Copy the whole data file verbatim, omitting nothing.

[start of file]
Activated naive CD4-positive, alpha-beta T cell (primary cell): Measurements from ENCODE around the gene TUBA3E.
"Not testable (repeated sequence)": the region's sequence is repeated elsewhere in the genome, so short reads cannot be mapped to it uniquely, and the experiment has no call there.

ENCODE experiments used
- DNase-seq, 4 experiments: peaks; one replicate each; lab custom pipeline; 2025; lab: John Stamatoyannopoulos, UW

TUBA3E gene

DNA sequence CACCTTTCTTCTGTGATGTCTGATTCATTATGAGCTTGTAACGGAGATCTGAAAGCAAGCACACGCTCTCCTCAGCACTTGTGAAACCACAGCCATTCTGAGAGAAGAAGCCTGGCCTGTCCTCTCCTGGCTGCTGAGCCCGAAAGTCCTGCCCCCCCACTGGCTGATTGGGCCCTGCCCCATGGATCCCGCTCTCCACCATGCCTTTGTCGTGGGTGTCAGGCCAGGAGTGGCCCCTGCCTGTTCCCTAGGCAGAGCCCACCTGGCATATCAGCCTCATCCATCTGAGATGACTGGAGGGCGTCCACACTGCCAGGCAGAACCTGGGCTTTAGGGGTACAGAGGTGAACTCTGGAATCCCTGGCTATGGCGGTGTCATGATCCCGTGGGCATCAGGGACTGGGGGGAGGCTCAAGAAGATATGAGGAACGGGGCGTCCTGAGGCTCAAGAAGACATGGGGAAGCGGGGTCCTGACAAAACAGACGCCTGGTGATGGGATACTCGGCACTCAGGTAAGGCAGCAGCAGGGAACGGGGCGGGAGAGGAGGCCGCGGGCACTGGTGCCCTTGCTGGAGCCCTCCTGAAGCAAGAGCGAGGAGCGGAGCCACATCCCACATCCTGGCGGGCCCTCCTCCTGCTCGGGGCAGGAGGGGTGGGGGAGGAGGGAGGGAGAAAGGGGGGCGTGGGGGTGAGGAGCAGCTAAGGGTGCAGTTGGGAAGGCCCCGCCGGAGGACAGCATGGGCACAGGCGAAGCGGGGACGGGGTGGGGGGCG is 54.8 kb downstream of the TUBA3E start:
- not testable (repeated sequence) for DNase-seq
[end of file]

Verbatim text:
Activated naive CD4-positive, alpha-beta T cell (primary cell): Measurements from ENCODE around the gene TUBA3E.
"Not testable (repeated sequence)": the region's sequence is repeated elsewhere in the genome, so short reads cannot be mapped to it uniquely, and the experiment has no call there.

ENCODE experiments used
- DNase-seq, 4 experiments: peaks; one replicate each; lab custom pipeline; 2025; lab: John Stamatoyannopoulos, UW

TUBA3E gene

DNA sequence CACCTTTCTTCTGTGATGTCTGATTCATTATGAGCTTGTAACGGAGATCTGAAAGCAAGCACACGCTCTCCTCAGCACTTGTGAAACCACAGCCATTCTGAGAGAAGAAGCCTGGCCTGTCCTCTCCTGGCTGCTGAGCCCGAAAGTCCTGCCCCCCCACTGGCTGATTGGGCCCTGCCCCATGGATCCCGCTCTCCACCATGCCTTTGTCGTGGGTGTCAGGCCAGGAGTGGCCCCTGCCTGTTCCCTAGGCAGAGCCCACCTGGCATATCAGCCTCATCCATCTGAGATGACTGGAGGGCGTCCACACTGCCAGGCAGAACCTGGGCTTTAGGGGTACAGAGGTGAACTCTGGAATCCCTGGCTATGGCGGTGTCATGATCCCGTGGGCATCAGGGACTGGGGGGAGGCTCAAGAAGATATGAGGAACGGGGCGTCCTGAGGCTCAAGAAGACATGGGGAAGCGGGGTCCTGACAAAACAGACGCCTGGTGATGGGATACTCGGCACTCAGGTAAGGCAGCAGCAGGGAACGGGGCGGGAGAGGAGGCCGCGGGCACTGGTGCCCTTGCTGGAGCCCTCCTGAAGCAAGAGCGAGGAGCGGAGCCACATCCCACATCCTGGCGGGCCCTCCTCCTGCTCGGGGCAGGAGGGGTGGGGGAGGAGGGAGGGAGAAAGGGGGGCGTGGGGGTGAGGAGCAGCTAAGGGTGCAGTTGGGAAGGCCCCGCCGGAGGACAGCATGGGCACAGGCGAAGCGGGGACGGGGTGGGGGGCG is 54.8 kb downstream of the TUBA3E start:
- not testable (repeated sequence) for DNase-seq